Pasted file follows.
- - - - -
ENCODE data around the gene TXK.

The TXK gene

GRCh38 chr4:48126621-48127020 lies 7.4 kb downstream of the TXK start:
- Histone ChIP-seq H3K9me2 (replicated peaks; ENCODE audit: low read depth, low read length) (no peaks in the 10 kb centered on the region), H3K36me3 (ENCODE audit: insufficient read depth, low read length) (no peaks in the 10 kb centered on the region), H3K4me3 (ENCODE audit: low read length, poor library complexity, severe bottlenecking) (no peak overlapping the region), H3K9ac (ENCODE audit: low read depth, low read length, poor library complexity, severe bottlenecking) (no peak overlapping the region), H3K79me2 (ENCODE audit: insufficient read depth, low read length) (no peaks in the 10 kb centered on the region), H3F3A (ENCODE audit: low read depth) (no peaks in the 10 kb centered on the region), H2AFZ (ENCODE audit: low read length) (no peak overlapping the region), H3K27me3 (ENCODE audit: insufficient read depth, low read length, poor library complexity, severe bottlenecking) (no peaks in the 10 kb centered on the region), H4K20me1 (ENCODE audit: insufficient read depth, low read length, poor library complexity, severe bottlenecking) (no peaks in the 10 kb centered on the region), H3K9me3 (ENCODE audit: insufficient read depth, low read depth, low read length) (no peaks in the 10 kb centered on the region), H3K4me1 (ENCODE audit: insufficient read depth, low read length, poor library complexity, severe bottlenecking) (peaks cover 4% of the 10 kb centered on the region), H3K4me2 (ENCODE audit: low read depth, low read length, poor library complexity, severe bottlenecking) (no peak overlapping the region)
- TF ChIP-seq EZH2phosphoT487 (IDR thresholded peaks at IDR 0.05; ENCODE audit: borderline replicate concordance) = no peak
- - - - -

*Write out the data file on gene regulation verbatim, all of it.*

ENCODE data around the gene TXK.

The TXK gene

GRCh38 chr4:48126621-48127020 lies 7.4 kb downstream of the TXK start:
- Histone ChIP-seq H3K9me2 (replicated peaks; ENCODE audit: low read depth, low read length) (no peaks in the 10 kb centered on the region), H3K36me3 (ENCODE audit: insufficient read depth, low read length) (no peaks in the 10 kb centered on the region), H3K4me3 (ENCODE audit: low read length, poor library complexity, severe bottlenecking) (no peak overlapping the region), H3K9ac (ENCODE audit: low read depth, low read length, poor library complexity, severe bottlenecking) (no peak overlapping the region), H3K79me2 (ENCODE audit: insufficient read depth, low read length) (no peaks in the 10 kb centered on the region), H3F3A (ENCODE audit: low read depth) (no peaks in the 10 kb centered on the region), H2AFZ (ENCODE audit: low read length) (no peak overlapping the region), H3K27me3 (ENCODE audit: insufficient read depth, low read length, poor library complexity, severe bottlenecking) (no peaks in the 10 kb centered on the region), H4K20me1 (ENCODE audit: insufficient read depth, low read length, poor library complexity, severe bottlenecking) (no peaks in the 10 kb centered on the region), H3K9me3 (ENCODE audit: insufficient read depth, low read depth, low read length) (no peaks in the 10 kb centered on the region), H3K4me1 (ENCODE audit: insufficient read depth, low read length, poor library complexity, severe bottlenecking) (peaks cover 4% of the 10 kb centered on the region), H3K4me2 (ENCODE audit: low read depth, low read length, poor library complexity, severe bottlenecking) (no peak overlapping the region)
- TF ChIP-seq EZH2phosphoT487 (IDR thresholded peaks at IDR 0.05; ENCODE audit: borderline replicate concordance) = no peak